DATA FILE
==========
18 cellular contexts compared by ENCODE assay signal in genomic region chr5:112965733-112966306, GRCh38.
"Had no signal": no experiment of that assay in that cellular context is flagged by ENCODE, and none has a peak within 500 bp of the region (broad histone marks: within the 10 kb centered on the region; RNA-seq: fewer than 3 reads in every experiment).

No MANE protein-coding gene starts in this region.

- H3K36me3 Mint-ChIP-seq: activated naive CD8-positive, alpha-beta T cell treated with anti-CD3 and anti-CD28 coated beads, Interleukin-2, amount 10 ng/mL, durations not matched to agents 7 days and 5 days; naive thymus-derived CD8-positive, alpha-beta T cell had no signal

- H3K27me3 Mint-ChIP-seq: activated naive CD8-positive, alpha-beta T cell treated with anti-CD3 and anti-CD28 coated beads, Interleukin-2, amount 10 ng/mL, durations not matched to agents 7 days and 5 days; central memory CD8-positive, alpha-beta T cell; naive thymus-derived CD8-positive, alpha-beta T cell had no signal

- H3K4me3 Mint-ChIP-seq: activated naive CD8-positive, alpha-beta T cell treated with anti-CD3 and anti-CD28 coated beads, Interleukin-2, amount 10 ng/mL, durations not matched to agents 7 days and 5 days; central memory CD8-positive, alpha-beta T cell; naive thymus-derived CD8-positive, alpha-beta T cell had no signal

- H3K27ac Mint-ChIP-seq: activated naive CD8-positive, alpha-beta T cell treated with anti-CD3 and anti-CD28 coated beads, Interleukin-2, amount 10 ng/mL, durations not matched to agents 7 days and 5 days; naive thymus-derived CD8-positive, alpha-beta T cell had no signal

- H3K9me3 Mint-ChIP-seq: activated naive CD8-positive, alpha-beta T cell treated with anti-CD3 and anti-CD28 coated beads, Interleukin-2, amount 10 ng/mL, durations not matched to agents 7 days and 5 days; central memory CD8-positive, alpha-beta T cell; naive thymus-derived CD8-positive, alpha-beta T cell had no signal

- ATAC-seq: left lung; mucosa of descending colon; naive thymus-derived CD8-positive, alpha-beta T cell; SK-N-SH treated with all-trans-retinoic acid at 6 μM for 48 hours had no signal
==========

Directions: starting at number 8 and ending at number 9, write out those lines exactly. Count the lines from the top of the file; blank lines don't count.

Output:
- H3K9me3 Mint-ChIP-seq: activated naive CD8-positive, alpha-beta T cell treated with anti-CD3 and anti-CD28 coated beads, Interleukin-2, amount 10 ng/mL, durations not matched to agents 7 days and 5 days; central memory CD8-positive, alpha-beta T cell; naive thymus-derived CD8-positive, alpha-beta T cell had no signal

- ATAC-seq: left lung; mucosa of descending colon; naive thymus-derived CD8-positive, alpha-beta T cell; SK-N-SH treated with all-trans-retinoic acid at 6 μM for 48 hours had no signal